Ask Wine Wizard

Troubleshooting A Blueberry Wine


Andrew C. Mocny — Buffalo, New York asks,

I failed again this year making blueberry wine (Attempt #2). I would like my third time to be the charm. Any tips? Honestly, it was tainted with volatile acidity (VA). It didn’t have a nose, was too hot from ethanol, and was too acidic. Do I Need some sweetness to it? Maybe I need to blend it with red? Help!


Ah, blueberry wine! Blueberries, huckleberries, and black currants are all favorites when it comes to home winemaking, partly because they can make dark, mouth-filling wines that can resemble the finest red wines in the world. Just like any fruit, however, they do have their own persnickety problems that need to be addressed and you’ll have to practice anti-microbial, anti-oxidation, and sanitation techniques just like you will with any winemaking project. 

Blueberry isolated. Blueberry with leaves on white. Bilberry on white background. Full depth of field.
Photo courtesy of Shutterstock.com

• Pectic Enzymes — Blueberries, like most fruits, have a higher pectin content than wine grapes and you’ll want to add either a liquid or powdered pectic enzyme. Whichever brand you go with, be sure to follow the dosage instructions and don’t add too much. Be sure to add it at the time indicated for maximum effectiveness. Be sure not to add enzymes at the same time as SO2 — SO2 in high concentrations can damage the delicate protein structure. 

• Sugar — You will need to add sugar to your blueberries because blueberries just aren’t as sweet as grapes. I always aim to have table wines end up at dryness in the 11–13% alcohol range, so you’ll want to add enough sugar or red grape concentrate to get up to 21–24 °Brix to get there. Red grape concentrate (which you should be able to buy canned or frozen from most home winemaking supply stores) can be a wonderful thing to add because, as opposed to straight up sugar and water, concentrate brings necessary micronutrients and other materials from the grapes that will enhance the finished product. You mentioned you think the wine was too alcoholic — I’d guess that it was unbalanced….meaning that you had too much alcohol which overpowered the other elements. You may want to try adding red grape concentrate instead of sugar to be sure you’re also getting some tannins and color elements in with the extra sugar.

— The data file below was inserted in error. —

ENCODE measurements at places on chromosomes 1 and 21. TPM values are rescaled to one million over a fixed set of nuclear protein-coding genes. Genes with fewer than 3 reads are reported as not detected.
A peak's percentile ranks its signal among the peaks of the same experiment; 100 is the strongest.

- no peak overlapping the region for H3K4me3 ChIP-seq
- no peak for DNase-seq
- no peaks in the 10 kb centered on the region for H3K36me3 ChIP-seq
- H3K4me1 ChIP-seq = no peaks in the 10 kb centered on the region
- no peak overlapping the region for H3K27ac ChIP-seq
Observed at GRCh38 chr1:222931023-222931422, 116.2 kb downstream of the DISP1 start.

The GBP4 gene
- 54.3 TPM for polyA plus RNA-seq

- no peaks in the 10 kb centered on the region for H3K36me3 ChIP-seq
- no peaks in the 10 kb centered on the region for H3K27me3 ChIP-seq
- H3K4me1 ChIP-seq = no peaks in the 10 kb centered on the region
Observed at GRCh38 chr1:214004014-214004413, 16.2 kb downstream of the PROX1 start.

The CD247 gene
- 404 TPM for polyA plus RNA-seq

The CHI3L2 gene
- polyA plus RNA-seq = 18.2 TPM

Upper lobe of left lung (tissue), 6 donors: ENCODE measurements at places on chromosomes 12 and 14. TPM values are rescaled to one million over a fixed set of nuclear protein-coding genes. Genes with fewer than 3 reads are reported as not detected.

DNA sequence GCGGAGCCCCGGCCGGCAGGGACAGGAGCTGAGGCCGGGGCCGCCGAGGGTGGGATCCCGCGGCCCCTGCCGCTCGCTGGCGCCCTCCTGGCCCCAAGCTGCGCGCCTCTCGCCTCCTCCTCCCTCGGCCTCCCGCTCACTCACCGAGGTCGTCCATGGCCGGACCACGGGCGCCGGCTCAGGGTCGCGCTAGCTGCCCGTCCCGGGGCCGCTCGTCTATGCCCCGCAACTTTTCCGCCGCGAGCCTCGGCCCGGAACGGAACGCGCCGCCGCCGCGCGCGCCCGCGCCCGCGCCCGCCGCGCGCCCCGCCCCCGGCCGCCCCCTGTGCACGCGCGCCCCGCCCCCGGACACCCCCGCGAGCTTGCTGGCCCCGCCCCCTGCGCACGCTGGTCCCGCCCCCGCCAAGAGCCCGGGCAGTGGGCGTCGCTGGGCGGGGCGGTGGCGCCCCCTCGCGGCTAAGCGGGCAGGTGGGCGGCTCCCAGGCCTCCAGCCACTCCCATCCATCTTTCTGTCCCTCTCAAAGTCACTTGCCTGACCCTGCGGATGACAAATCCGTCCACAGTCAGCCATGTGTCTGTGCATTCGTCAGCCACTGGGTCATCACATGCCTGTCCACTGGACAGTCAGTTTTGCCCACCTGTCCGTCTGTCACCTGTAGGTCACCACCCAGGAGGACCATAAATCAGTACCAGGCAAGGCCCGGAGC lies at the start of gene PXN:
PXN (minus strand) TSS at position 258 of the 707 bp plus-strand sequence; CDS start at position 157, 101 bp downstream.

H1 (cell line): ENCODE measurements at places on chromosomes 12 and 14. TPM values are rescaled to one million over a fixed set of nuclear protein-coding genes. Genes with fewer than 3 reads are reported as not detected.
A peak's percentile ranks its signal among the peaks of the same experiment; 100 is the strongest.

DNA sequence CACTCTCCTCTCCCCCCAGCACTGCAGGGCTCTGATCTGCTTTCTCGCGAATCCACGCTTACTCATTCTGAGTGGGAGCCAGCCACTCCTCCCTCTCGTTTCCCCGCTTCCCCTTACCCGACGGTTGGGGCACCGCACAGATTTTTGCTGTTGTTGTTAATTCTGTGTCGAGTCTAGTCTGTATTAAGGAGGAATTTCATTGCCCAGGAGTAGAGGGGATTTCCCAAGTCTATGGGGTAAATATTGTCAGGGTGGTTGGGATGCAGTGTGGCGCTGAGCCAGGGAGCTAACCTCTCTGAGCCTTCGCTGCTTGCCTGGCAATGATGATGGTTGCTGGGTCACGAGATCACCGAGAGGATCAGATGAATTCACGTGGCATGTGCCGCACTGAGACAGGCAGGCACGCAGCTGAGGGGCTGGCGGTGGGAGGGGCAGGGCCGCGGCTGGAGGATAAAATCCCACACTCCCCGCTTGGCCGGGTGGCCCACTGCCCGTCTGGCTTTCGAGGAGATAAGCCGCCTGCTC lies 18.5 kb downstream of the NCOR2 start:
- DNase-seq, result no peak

• VA Control — Just like any grape wine, you’re going to want to make sure you control against acetic acid bacteria every step of the way by using sulfur dioxide at the correct times along the way — from fermentation all the way through to the bottling process. Clean wines come from a well-regimented sulfur plan.

You may also benefit from this “Tips From the Pros” article on making blueberry wine: https://winemakermag.com/article/making-blueberry-wine-tips-from-the-pros 

Response by Alison Crowe.